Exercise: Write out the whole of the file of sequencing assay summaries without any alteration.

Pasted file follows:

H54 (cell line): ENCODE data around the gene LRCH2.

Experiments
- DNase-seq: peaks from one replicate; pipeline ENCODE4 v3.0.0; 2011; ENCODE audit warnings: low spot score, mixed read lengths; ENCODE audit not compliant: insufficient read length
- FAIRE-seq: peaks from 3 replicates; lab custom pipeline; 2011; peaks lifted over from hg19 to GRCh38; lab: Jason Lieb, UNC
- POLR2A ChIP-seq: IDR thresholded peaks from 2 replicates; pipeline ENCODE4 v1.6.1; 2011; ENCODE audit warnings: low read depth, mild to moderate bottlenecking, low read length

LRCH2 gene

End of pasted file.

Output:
H54 (cell line): ENCODE data around the gene LRCH2.

Experiments
- DNase-seq: peaks from one replicate; pipeline ENCODE4 v3.0.0; 2011; ENCODE audit warnings: low spot score, mixed read lengths; ENCODE audit not compliant: insufficient read length
- FAIRE-seq: peaks from 3 replicates; lab custom pipeline; 2011; peaks lifted over from hg19 to GRCh38; lab: Jason Lieb, UNC
- POLR2A ChIP-seq: IDR thresholded peaks from 2 replicates; pipeline ENCODE4 v1.6.1; 2011; ENCODE audit warnings: low read depth, mild to moderate bottlenecking, low read length

LRCH2 gene